Date of Award:

1992

Document Type:

Thesis

Degree Name:

Master of Science (MS)

Department:

Geology

Advisor/Chair:

David Liddell

Abstract

Widespread Lake Bonneville sediments have been modified by river aggradation and degradation associated with Holocene fluctuations in the Great Salt Lake. Exposures of exceptionally abundant and well-preserved molluscan deposits in the Bear River Valley, Utah, allow detailed paleoenvironmental reconstruction of Holocene environments. The exposed basal unit consists of largely unfossiliferous deltaic silts and clays deposited during Lake Bonneville time ( roughly 11,000 - 13,000 yr B. P.). An unconformity representing at least 2000 yr separates the deltaic material from overlying highly fossiliferous stream sands. Eight species of molluscs, comprising a single community, occupied this low energy stream environment at 7690 ± 270 14C yr B. P. A second unconformity separates these sands from a dark brown silt unit deposited by a river-associated environment, most likely an over-bank marsh, at 2420 ± 135 14C yr B. P. Nine species of molluscs, comprising 3 communities, were present in this environment. Analysis of size-frequency distributions, percentage of pelecypod valves, preservation, and orientation of the shells that were present in each environment suggests that the 7690 ± 270 14c yr B. P. fossil assemblage has been only slightly altered by biostratinomic processes. The younger assemblage has also been altered, with the size-frequency curves of the smallest gastropods displaying normal distributions.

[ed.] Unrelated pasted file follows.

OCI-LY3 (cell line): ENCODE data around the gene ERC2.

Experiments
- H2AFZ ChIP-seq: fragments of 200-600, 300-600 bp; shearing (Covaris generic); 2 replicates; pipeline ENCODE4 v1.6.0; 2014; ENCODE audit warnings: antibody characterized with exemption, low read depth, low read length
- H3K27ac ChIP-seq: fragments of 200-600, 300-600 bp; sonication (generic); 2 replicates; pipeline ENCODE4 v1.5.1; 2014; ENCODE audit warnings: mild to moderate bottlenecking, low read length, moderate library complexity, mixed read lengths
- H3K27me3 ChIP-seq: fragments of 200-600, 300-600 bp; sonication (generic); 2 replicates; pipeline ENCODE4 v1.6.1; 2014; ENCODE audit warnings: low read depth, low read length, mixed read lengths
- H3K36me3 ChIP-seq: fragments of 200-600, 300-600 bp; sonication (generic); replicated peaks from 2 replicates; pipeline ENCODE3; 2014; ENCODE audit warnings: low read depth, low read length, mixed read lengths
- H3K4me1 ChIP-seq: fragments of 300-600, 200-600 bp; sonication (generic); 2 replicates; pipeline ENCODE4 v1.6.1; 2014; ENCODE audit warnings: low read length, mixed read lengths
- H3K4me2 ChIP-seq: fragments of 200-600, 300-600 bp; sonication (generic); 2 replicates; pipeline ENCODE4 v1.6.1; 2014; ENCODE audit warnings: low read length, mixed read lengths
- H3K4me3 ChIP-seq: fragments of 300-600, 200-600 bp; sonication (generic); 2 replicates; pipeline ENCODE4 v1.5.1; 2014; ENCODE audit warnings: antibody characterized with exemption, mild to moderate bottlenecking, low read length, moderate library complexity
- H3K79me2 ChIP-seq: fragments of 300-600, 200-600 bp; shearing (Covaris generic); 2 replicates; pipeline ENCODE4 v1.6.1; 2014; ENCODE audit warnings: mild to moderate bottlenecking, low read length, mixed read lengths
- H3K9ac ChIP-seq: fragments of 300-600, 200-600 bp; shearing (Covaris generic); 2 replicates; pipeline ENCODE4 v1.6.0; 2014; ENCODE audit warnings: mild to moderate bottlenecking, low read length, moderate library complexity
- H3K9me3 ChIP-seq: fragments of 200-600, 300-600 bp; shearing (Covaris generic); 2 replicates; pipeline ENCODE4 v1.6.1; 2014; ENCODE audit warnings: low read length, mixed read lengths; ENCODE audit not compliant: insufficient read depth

Geomorphic and stratigraphic data from the Malad River show that water levels in the Great Salt Lake twice rose and fell significantly during the Holocene epoch. The oldest rise, to an altitude of at least 1288 m, occurred before 7690 ± 270 yr B. P., perhaps in response to a worldwide period of climatic cooling. This high-stand was followed by a fall of lake level roughly corresponding to the classic Hypsithermal Interval, about 7000 - 5000 yr B. P. A second rise occurred by 2420 ± 135 yr B. P., when the Great Salt Lake rose to approximately 1286 m. During this second rise, the Malad River overflowed its levees and later, as the Great Salt Lake receded for a second time, the river was captured by a headward-cutting tributary of the Bear River.

The regional distribution of the fossiliferous deposits was controlled by the time at which capture occurred. Capture of the Malad channel by the Bear River occurred after the last fossiliferous sediments were deposited; thus no fossils are found downstream from the point of capture.

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